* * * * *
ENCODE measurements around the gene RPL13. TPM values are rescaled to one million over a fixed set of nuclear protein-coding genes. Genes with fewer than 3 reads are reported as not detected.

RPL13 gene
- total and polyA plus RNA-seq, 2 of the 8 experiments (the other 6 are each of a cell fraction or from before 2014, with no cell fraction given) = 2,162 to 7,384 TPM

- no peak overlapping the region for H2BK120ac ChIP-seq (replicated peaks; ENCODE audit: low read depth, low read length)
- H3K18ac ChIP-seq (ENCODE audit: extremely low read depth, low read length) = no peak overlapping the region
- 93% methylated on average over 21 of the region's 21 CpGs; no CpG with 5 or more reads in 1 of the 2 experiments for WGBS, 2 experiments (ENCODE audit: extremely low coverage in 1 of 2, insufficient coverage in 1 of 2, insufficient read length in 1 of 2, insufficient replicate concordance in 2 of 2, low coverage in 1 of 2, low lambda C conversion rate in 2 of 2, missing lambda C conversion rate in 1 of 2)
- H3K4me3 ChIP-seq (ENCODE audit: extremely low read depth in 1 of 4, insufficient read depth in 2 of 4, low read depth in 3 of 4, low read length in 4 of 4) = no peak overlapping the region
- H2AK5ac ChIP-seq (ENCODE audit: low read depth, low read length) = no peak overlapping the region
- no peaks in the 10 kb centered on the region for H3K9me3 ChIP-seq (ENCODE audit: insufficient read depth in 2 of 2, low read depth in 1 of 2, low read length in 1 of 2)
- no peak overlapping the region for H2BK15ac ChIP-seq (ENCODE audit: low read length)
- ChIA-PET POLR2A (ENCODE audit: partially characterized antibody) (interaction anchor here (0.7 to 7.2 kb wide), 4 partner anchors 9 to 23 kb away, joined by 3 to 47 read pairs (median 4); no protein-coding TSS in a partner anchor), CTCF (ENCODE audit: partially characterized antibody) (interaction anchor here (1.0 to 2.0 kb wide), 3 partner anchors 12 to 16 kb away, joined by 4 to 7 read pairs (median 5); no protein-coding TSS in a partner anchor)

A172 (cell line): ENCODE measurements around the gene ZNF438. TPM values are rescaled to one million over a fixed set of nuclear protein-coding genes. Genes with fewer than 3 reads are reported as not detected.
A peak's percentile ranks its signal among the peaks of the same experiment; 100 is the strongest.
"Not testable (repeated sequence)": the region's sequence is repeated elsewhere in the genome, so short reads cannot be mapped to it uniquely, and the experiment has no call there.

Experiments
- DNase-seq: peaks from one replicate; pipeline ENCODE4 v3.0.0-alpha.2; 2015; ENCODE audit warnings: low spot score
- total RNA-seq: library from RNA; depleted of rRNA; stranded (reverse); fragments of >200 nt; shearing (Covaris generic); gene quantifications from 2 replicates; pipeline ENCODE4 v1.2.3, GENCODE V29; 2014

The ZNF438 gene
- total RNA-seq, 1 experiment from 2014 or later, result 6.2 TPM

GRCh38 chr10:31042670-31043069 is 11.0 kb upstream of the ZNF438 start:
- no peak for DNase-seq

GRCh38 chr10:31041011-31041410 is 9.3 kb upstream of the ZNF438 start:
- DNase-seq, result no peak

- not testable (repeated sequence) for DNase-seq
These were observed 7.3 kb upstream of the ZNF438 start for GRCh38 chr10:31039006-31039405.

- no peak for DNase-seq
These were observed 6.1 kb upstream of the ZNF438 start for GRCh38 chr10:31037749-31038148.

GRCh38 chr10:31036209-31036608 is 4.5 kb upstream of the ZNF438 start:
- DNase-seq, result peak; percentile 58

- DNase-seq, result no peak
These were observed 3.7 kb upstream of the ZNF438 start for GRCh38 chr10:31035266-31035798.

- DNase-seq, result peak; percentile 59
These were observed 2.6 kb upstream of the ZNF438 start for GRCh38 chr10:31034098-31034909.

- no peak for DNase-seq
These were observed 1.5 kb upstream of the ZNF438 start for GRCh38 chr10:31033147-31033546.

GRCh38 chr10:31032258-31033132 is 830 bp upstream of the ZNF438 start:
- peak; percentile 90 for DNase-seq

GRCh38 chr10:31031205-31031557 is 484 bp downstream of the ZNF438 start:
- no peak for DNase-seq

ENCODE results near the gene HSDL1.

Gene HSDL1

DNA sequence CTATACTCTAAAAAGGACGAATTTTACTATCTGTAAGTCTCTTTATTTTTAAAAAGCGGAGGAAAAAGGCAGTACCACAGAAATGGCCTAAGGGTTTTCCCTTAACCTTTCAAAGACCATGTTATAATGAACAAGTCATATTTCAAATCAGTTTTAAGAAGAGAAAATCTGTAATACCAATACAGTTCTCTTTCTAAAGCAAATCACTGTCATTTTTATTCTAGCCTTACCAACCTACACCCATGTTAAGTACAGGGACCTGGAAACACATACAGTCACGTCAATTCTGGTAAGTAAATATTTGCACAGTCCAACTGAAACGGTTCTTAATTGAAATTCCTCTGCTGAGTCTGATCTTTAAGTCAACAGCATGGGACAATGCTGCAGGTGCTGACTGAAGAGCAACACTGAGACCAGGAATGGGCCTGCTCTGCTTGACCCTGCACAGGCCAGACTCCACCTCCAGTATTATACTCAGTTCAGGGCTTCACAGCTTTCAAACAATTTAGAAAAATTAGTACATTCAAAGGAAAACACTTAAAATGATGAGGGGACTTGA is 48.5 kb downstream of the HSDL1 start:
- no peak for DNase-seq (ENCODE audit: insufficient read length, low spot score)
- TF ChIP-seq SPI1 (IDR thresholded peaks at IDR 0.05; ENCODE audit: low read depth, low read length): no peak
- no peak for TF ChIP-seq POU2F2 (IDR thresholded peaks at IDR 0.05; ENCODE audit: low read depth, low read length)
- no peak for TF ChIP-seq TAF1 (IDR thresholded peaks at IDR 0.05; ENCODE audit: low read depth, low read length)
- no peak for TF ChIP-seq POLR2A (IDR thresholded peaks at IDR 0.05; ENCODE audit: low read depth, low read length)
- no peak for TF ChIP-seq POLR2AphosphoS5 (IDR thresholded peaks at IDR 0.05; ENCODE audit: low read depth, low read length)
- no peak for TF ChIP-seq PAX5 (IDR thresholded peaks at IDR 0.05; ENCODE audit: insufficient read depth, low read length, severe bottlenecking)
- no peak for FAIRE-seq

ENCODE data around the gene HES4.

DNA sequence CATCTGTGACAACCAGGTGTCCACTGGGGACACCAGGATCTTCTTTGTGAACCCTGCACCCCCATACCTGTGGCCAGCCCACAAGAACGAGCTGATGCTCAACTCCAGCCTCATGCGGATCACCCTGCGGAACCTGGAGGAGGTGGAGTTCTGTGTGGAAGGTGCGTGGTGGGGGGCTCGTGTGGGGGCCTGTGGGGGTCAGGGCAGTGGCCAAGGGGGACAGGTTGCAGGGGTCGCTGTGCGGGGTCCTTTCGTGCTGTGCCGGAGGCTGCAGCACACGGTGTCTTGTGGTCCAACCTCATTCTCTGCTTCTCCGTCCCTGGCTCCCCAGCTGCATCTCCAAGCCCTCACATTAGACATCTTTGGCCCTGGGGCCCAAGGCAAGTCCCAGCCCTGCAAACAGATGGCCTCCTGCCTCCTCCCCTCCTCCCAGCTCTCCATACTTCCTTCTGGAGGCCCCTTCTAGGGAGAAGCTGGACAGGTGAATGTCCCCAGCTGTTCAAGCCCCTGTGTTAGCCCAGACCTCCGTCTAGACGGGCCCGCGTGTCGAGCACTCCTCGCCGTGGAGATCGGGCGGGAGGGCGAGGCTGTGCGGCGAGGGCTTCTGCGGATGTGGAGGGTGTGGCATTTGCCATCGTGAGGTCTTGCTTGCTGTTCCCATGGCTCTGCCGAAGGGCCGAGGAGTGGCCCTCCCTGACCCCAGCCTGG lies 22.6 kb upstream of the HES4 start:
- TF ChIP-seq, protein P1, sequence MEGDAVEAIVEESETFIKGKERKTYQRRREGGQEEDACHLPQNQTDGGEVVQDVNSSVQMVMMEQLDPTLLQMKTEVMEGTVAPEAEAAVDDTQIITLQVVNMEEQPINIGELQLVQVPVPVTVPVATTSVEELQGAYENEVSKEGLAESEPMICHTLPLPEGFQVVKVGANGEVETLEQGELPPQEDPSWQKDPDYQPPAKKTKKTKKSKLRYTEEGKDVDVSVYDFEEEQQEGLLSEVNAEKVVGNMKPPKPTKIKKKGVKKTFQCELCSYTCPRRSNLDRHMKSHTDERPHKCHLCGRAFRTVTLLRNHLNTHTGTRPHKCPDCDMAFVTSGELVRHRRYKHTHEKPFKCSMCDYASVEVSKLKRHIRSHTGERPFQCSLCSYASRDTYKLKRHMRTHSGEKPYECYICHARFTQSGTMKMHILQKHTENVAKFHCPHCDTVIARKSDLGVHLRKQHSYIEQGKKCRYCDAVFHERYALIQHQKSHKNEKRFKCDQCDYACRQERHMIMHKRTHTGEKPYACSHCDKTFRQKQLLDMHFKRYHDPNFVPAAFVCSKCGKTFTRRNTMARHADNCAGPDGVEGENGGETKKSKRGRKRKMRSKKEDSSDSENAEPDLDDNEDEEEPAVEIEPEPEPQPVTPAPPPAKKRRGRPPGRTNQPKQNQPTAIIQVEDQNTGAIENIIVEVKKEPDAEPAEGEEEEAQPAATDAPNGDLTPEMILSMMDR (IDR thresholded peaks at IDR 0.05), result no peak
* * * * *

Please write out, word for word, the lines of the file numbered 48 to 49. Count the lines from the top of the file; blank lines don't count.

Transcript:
- no peak for TF ChIP-seq POLR2AphosphoS5 (IDR thresholded peaks at IDR 0.05; ENCODE audit: low read depth, low read length)
- no peak for TF ChIP-seq PAX5 (IDR thresholded peaks at IDR 0.05; ENCODE audit: insufficient read depth, low read length, severe bottlenecking)